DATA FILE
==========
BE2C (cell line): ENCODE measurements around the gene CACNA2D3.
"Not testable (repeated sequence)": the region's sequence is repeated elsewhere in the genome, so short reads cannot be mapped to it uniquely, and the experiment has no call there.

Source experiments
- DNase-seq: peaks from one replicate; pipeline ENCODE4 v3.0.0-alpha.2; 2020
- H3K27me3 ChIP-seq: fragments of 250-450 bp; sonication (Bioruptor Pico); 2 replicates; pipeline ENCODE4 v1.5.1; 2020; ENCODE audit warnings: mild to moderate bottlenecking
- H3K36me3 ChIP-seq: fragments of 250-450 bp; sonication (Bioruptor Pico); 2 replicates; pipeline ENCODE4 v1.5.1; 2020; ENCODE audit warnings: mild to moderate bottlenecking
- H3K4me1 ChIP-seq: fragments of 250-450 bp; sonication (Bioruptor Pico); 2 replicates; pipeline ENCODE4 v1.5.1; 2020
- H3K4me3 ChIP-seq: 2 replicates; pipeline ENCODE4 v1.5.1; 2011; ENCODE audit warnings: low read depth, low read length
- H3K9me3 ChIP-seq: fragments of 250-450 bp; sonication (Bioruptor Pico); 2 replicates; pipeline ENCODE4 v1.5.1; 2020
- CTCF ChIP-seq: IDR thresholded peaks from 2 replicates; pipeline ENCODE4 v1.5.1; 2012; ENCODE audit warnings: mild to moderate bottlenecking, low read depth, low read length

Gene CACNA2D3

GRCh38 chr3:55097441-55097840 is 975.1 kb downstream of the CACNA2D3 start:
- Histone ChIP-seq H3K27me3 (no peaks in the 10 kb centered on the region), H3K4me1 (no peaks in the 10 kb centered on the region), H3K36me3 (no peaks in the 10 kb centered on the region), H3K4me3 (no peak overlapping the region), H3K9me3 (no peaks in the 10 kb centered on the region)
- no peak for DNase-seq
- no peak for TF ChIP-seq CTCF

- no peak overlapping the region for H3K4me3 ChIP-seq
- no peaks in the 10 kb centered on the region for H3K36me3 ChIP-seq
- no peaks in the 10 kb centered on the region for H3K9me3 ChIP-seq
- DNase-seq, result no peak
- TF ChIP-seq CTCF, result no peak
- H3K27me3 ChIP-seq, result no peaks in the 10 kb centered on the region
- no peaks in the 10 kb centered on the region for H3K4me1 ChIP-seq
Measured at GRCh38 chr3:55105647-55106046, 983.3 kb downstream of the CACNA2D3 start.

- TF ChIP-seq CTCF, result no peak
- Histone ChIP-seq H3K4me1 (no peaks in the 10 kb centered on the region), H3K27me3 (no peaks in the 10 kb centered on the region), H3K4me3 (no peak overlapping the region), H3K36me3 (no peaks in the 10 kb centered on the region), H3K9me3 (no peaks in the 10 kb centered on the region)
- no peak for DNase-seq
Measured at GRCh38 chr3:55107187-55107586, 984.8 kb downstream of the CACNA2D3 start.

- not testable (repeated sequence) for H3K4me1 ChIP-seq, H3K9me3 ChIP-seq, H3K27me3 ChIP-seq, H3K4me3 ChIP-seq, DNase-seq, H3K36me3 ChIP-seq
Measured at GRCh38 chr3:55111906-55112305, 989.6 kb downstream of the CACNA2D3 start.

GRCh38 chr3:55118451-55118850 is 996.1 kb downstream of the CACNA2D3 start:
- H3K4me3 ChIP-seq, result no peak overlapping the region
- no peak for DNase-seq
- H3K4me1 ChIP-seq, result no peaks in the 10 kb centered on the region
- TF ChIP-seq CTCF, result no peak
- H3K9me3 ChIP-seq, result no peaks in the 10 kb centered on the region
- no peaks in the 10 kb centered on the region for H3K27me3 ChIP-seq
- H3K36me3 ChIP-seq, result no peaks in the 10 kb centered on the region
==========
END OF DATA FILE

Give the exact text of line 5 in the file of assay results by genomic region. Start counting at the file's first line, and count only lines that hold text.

- H3K27me3 ChIP-seq: fragments of 250-450 bp; sonication (Bioruptor Pico); 2 replicates; pipeline ENCODE4 v1.5.1; 2020; ENCODE audit warnings: mild to moderate bottlenecking